What it is
A Rakefile to simplify some operations on your jekyll websites.
- Support to common tasks, such as building and previewing
- Compass compilation and watching
- Commands for checking links, publishing a post with a summary of the changes since last deployment
- URL substitutions, to simplify deployment to sub-URIs
- Management of different configurations (similar to Rails)
- Integration with
gitrepositories: check there are no upstream changes before deploying; commit and push on publication
- Deployment via
- Publishing to Github
Notice that Jekyll has introduced many new features since this Rakefile was first released. One, for instance, is support for compass compilation; another is improved documentation related to deployment on non-root URLs. This Rakefile is quite configurable in the functions it provides, so you might still find it useful, even if you are using some of the new features provided by Jekyll or even if you are deploying your website using Github pages.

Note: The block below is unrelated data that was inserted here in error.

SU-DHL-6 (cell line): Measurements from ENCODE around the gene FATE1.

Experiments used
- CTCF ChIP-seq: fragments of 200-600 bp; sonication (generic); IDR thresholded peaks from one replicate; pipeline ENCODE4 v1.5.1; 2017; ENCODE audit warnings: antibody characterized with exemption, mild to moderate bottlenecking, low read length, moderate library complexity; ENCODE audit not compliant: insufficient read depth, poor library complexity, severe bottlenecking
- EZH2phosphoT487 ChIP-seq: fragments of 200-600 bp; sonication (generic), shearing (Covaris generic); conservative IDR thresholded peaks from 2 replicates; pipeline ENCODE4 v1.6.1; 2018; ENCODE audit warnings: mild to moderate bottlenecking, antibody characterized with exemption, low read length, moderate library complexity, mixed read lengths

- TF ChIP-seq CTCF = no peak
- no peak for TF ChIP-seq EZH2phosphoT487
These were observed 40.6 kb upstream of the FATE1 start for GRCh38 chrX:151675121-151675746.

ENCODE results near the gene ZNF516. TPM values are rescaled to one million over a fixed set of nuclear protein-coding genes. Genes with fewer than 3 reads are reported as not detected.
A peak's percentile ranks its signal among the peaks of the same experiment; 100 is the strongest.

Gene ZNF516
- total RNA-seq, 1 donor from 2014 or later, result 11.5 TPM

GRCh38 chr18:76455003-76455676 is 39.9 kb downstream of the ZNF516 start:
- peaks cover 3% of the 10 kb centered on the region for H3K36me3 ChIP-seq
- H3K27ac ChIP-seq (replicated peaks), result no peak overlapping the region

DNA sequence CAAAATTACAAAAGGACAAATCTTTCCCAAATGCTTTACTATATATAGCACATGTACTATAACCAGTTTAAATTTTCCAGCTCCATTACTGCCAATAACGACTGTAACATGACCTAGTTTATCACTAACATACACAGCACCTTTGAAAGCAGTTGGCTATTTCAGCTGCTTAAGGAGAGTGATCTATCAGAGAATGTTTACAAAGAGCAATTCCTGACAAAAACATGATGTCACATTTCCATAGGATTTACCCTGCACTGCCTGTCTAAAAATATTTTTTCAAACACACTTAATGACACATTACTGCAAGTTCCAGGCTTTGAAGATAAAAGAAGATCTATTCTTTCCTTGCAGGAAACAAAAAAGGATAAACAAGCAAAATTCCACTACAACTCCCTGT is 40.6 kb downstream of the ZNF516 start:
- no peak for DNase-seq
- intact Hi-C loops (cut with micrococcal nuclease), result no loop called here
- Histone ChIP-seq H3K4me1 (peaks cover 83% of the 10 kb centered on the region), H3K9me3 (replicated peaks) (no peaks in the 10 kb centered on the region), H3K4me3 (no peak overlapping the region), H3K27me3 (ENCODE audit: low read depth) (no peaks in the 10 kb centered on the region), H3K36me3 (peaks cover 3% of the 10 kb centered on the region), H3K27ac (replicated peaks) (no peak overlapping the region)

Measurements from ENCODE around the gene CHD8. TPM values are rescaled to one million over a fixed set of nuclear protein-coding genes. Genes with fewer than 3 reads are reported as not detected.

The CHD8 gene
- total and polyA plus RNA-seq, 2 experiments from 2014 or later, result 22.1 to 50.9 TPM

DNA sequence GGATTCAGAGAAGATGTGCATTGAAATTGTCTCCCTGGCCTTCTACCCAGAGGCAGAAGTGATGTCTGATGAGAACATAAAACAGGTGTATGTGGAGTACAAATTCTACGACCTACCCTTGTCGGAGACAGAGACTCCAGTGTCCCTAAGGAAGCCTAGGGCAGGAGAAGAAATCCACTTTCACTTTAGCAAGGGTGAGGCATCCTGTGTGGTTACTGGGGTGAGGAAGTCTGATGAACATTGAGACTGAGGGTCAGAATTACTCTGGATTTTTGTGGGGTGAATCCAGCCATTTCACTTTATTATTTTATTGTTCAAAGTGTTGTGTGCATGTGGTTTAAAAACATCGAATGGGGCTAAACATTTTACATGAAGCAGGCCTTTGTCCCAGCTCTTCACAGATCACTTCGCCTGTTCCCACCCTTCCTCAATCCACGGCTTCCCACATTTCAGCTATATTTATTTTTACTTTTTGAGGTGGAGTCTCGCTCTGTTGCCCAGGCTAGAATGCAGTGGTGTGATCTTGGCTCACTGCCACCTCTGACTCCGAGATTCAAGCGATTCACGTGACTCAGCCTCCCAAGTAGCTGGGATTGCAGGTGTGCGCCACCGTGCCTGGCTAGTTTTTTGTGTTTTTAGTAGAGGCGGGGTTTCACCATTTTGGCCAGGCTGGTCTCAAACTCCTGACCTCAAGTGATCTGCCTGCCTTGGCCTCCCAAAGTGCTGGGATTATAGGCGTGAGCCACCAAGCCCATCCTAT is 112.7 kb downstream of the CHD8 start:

1. Download this repository
2. Put the files in your jekyll website directory
3. If needed, change the values of the variables in
4. Start using it!
_rake_configuration.yml can be safely deleted if you are using the default values or if you prefer to set the variables directly in the Rakefile.
Typical Usage Scenario
Specify the deployment configuration in the
_config_deploy.yml file (see next section for details).
Then use the Rakefile as you wish. For instance:
rake create_post[,"A post"] rake preview rake deploy